Input Gain for the MP-2NV is in 5-dB steps, Output Gain is continuously variable from –20-dB through unity to +10-dB plus metering for both stages. As such, it is possible to purposely run the preamp hotter than the output amp, or vice versa. I found this extremely helpful when recording drums using a single pair of Marshall MXL-2003 large-diaphragm condenser mics (in X-Y about 3-feet off the ground and about 3-feet in front of the kit). With the "Fader" set to unity gain I allowed 4~6dB of headroom, easily readable via HEDD’s metering, which is in 1dB steps all the way down to –10dB FS.
THE ANIMAL RUMBLES
Drummers being the animals they can be, repeated "overs" during moments of excitement can be tamed by turning down the output gain and cranking up the input gain. Again allowing 4~6dB of headroom at the converter, the new settings eliminated all "overs" and, with drums at least, there was no sign of undesirable distortion. How cool is that? Of course you also can be "nice" to the MP-2NV. On vocals and cello I found it full-bodied — round on the bottom and crystal clear on top.
It is common to see Neve gear being abused — I always felt sorry for the mechanical VU meters because people "buried" the needles. Maximum output level is +27dBm, easliy 10-dB more headroom than any mass-produced IC opamp-based preamp or mixer. At the other end of the spectrum, the Great River MP-2NV has 15- to 20-dB less noise than its vintage ancestor. By consolidating all the plug-in cards onto one circuit board, and using low-noise components throughout and a very quiet power supply, the signal-to-noise ratio is in excess of 105dB at the 30-dB gain setting and 96-dB at 60-dB gain, unweighted.
When driven hard, Class-A Neve circuits — and the transformers that interface them — react to transients like peak limiters. There is even a dynamic recovery time, although that's not easy to show in print. You can see what happens to "static" sine waves in Figure-2a. Note that each stage behaves similarly, clipping only half the wave first. Assuming your signal "goes there" only momentarily, the effect is must less obvious than with any IC opamp, where symmetrical clipping is "instant nasty." In reality, the color starts before any obvious clipping occurs. In Figure-2b, the third octave display of the NTI MiniLyzer indicates not only the second harmonic, but a cluster of harmonics starting with the third.
Figure-2a: From left to right, a "clean" sine wave with distortion below .01%. Next, 1% distortion of the Direct Input FET is barely visible on the bottom of the wave. At 2%, the bottom edge of the Preamp Stage is clearly flattened, while the top is just beginning to get leveled. Finally, the output amp is taken to 5% distortion and still doesn’t show any signs of clipping the positive excursion of the wave.
Figure-2b: A 3rd octave analyzer shows the spectral content of the MP-2NV output amp driven to 2% distortion. This is not an easy thing to do as the maximum output level is +27dBm!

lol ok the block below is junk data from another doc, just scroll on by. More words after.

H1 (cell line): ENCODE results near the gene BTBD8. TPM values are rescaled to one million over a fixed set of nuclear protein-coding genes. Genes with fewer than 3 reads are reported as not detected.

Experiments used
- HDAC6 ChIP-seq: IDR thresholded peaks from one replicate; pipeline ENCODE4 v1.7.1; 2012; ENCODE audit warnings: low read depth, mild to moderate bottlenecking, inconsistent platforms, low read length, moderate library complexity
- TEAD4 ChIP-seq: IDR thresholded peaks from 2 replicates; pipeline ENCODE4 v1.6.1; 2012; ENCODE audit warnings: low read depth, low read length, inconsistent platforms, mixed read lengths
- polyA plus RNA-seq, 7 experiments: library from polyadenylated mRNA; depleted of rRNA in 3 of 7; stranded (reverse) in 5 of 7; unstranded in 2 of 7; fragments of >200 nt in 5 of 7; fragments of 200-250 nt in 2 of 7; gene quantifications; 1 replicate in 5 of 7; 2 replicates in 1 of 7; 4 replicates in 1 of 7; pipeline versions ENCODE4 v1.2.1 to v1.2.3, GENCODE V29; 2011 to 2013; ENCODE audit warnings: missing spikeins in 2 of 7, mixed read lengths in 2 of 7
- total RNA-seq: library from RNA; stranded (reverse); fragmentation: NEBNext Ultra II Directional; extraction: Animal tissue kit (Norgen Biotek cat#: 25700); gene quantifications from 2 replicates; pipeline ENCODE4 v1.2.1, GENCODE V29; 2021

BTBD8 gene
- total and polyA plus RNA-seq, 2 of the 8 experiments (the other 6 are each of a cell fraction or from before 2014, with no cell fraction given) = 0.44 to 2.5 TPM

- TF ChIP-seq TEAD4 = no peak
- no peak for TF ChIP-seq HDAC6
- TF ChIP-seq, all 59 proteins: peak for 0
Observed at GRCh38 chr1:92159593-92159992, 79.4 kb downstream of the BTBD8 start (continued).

Three other features make the MP-2NV an asset starting with the Direct Input. A traditional mic pre / active DI connects the instrument directly to the first amplifier, bypassing the input transformer. Fletcher insisted on using the input transformer for additional color and, as unconventional as that might be, Dan Kennedy’s clever and effective solution was to put a FET impedance converter in front of it for Hi-Z happiness — the perfect match for passive bass and guitar.
My Univox P-Bass copy sounded surprisingly round through the direct input. It was neither clangy nor unnecessarily subsonic. While there is no metering to indicate FET overload, doing so is pretty obvious. I simply turned the level control down on the bass. Again, manipulating the input and output gain controls can massage the tone range, which is enhanced by good technique and a consistent touch. (I’m still working on that.)
To further trick out the MP-2NV, the input transformer has multiple windings, just like the Neve modules, only now the input impedance switch — which provides the correct impedance range for 50- to 200-ohm microphones — is on the front panel. This is cool if you have ribbon mics plus the "50-ohm" setting loads the FET for a different sound. (The input impedance range is actually 300- and 1200-ohms.)
Output termination rounds out the options. Many people, accidentally or not, run Neve modules un-terminated, the resulting sound can be brighter due to transformer ringing. (See Figure-3.) By placing the option on the front panel, users can run either way and not have to futz with resistors or ever have to go to the rear panel for anything other than Input, Output, Insert and Power connections. This also changes the overload characteristic of the output amp.
Figure-3: The effect of termination (and lack of same) on a 1-kHz square wave. The un-terminated "spike" indicates transformer ringing that produces a 7dB boost at 50kHz.
Figure-4: How Digitization Affects Square Waves
The rise time (vertical excursion) represents high frequency response while Time (lower frequencies) are represented horizontally. The effect of sample rate on bandwidth and filtering is easily seen when a square wave runs through the conversion process. Note how doubling the sample rate reduces the ringing caused by anti aliasing filters. Analog Tape Emulation is more difficult to capture in a single image, but at the bottom, the high frequencies have been slowed down a bit while helping the mids and lows…